Mamunul Haque sent to jail after remand

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10th May, 2021 07:07:32 PM printer

Mamunul Haque sent to jail after remand

A Dhaka court sent former joint secretary general of Hefajat-e-Islam and general secretary of its Dhaka city unit Mamunul Haque to jail in a case filed with Paltan Police Station over the organization’s mayhem in Baitul Mukarram area in March.

Metropolitan Magistrate Nivana Khair Jesi passed the order as police produced Mamunul before the court after end of his two-day remand in the case (57 (3) 21) and pleaded to keep him behind the bars till the conclusion of the probe in the case.

On May 4, a court  placed Mamunul Haque on a total of five-day remand in two separate cases [60 (3) 21] and [57 (3) 21] lodged over the group’s mayhem in the capital.

Dhaka Metropolitan Magistrate Satyabrata Shikder had passed the order as police produced him before the court and pleaded to place him on ten-day remand in case (60 (3) 21) lodged with Paltan Police Station. The court placed Mamunul on three-day remand in the case.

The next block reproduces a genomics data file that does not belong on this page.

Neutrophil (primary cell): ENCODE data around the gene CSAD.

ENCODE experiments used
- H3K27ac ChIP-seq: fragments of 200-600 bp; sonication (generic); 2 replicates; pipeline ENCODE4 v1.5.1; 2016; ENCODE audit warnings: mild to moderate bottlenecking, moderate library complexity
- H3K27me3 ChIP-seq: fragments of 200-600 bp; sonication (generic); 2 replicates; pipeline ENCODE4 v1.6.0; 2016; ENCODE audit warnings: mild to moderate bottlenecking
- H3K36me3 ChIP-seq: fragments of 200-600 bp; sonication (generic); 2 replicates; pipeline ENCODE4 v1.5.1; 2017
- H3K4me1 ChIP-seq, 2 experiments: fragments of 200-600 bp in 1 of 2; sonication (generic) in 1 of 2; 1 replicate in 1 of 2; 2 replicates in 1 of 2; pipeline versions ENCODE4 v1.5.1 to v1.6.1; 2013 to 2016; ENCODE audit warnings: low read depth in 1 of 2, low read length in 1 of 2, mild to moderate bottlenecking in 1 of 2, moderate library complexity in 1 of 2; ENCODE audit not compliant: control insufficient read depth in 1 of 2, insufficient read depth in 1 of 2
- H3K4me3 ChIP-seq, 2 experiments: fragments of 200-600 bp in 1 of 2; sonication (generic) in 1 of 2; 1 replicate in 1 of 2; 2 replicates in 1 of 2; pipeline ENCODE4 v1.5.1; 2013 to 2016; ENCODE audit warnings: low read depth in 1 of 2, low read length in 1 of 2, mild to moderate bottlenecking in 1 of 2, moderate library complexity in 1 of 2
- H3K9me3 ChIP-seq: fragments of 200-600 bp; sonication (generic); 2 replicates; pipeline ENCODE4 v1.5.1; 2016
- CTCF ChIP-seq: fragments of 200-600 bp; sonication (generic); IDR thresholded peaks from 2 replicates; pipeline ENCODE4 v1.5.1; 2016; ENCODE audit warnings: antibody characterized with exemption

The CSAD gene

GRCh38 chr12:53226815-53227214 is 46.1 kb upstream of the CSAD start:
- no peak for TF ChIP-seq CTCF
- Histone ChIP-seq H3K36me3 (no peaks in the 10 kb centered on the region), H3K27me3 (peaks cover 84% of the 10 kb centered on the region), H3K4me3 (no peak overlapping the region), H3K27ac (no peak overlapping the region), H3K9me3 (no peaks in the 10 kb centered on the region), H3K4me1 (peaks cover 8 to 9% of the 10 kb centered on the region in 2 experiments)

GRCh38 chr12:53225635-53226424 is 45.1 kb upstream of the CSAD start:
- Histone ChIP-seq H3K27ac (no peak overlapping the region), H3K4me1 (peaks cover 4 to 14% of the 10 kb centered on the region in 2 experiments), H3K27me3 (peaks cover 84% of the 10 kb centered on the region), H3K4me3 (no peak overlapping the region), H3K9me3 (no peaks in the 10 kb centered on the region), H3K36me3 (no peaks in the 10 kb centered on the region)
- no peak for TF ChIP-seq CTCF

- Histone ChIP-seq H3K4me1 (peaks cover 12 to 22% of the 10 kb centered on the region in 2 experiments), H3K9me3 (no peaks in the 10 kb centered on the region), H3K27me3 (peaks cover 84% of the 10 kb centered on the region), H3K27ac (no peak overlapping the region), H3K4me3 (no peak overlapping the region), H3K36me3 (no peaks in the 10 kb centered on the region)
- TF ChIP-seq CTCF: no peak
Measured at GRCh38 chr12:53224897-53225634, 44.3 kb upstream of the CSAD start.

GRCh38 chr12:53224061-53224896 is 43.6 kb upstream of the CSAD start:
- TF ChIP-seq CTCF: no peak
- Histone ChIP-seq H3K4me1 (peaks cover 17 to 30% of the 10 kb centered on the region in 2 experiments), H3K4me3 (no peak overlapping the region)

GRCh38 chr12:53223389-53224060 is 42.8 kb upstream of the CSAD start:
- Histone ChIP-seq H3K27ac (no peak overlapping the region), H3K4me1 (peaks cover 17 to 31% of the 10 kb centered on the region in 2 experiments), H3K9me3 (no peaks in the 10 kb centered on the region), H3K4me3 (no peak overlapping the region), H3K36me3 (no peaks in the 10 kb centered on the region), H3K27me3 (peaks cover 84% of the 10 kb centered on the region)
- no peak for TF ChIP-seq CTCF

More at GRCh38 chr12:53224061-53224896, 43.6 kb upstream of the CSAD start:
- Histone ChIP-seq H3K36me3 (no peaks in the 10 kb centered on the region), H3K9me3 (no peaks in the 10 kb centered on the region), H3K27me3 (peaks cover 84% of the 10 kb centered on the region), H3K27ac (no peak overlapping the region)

After that police sought another seven-day remand in case (57 (3) 21) filed with Paltan Police Station on the same day over the Baitul Mukarram mayhem. After hearing the plea, the court placed the accused on two-day remand.

Earlier, Dhaka Metropolitan Magistrate Sadbir Yasir Ahsan Chowdhury on April 26 had placed Mamunul on total seven-day remand in two cases lodged over Hefajat’s mayhem in the capital in May, 2013 and March, 2021.

On April 19, Dhaka Metropolitan Magistrate Devdas Chandra Adhikari had placed Mamunul on seven-day remand in a 2020 case lodged with the capital’s Mohammadpur Police Station over carrying out vandalism.

Police arrested Mamunul on April 18 from Mohammadpur Jamiya Rahmaniya Arabia Madrasa.

Hefajat-e-Islam laid seize on capital’s Shapla Chattar area on May 5, 2013, unleashing inexpressible atrocities in and around the capital.

They vandalized hundreds of vehicles, shops and offices, setting many of those on fire. They even cut down hundreds of trees grown on the road dividers and used those as barricades to obstruct the law enforcing agencies.

 

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